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Milk in BC / Vancouver Island


agray
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Does anybody know if there's a significant difference between organic and 'regular' milk here in BC (Vancouver Island especially)? We're trying to get more local organic produce, buy well-raised organic meat, etc, but milk seems to be a difficult one. The only local choices are Island Farms and Dairyland (both owned by mega-giant Saputo, I believe), or else getting Avalon milk from Vancouver through someone like Spud.ca. So it travels quite a way.

And organic milk costs a whole lot more. 4L of Island farms is about $4.35 while their organic is twice as much. Avalon / Valley Pride organic is three times as much, almost, at about $12 for 4L.

I can tell the difference between an organic, pastured chicken and a factory-farmed one just by taste alone - I also don't want to support factory farming. But unlike in the US, I know that dairy farming here is different - the supply is managed, and most farms are still family farms with 50 or 60 cows. And I presume most of them get to graze. So, unless I'm incorrect about dairy farming, it seems a bit less cut and dried. Would the main difference just be the feed given to the cows (use of pesticides in the fodder, etc?)?

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Excellent question. I don't know the answer but here is a link to a recent Globe and Mail article on this very question: Is organic milk a healthier option?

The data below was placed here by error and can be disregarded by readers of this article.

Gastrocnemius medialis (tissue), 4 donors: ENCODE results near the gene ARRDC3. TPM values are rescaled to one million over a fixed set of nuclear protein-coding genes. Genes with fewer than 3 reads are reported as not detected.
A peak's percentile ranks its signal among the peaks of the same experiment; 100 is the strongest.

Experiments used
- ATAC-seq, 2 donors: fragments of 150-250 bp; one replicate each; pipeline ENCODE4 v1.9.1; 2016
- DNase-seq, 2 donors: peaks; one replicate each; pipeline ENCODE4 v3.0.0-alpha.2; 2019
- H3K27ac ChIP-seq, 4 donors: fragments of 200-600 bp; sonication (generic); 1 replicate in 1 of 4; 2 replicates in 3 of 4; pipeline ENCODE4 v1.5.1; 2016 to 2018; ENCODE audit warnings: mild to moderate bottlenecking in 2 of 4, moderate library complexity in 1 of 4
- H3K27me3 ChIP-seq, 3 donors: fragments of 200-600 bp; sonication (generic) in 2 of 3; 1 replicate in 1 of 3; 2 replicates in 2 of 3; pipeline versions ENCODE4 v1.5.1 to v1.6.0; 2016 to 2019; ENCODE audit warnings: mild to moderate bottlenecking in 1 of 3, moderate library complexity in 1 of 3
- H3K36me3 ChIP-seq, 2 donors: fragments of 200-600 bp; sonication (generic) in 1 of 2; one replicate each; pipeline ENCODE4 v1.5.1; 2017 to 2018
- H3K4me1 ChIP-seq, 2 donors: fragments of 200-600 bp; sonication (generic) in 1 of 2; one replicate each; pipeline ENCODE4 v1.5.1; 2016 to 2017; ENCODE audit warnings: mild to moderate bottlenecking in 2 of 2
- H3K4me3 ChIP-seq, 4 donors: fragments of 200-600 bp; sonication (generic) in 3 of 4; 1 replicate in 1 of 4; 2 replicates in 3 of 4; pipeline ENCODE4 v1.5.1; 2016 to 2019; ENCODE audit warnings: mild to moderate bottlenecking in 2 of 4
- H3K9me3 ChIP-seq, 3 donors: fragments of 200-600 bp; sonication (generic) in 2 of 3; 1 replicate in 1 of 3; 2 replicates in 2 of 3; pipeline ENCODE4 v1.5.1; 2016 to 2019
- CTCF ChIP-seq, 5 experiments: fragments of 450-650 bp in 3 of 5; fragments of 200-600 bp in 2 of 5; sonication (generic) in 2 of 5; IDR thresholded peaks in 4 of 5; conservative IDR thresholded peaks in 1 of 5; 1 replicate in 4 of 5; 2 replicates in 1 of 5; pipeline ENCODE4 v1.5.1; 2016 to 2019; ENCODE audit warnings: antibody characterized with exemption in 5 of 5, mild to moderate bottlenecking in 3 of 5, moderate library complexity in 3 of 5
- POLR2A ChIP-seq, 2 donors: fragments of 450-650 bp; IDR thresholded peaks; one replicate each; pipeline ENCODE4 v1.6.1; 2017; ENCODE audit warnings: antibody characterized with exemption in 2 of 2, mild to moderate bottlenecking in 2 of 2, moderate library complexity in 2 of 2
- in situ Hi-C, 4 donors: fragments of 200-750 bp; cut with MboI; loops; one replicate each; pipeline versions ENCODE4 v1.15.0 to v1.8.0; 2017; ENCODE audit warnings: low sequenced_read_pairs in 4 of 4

Aside from the feed difference you've identified, the treatment of cows with antibiotics seems to be the other key difference:

On a conventional farm, the milk from the treated cow is discarded for a period of time referred to as the withdrawal period. This includes the time the cow has been on the antibiotics plus the time it would take the drug to be excreted from the system.

On an organic farm, once a cow requires antibiotics, its milk is never again used for human consumption.

In either case, strict guidelines and testing are in place to ensure that the milk that reaches the consumer is free of antibiotic residue.

Cheers,

Anne

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Thanks for the article link - that pretty much answers the question, actually. The feed difference seems relatively minor, since pasture is not heavily treated with pesticides etc, and the antibiotics are the only other difference.

Since hormones like BST are prohibited in Canada, looks like there's not a huge difference.

www.cookbooker.com - Rate and review your cookbook recipes.

Cookbooker Challenge: July/Aug 2010 - collaboratively baking & reviewing Thomas Keller's Ad Hoc at Home.

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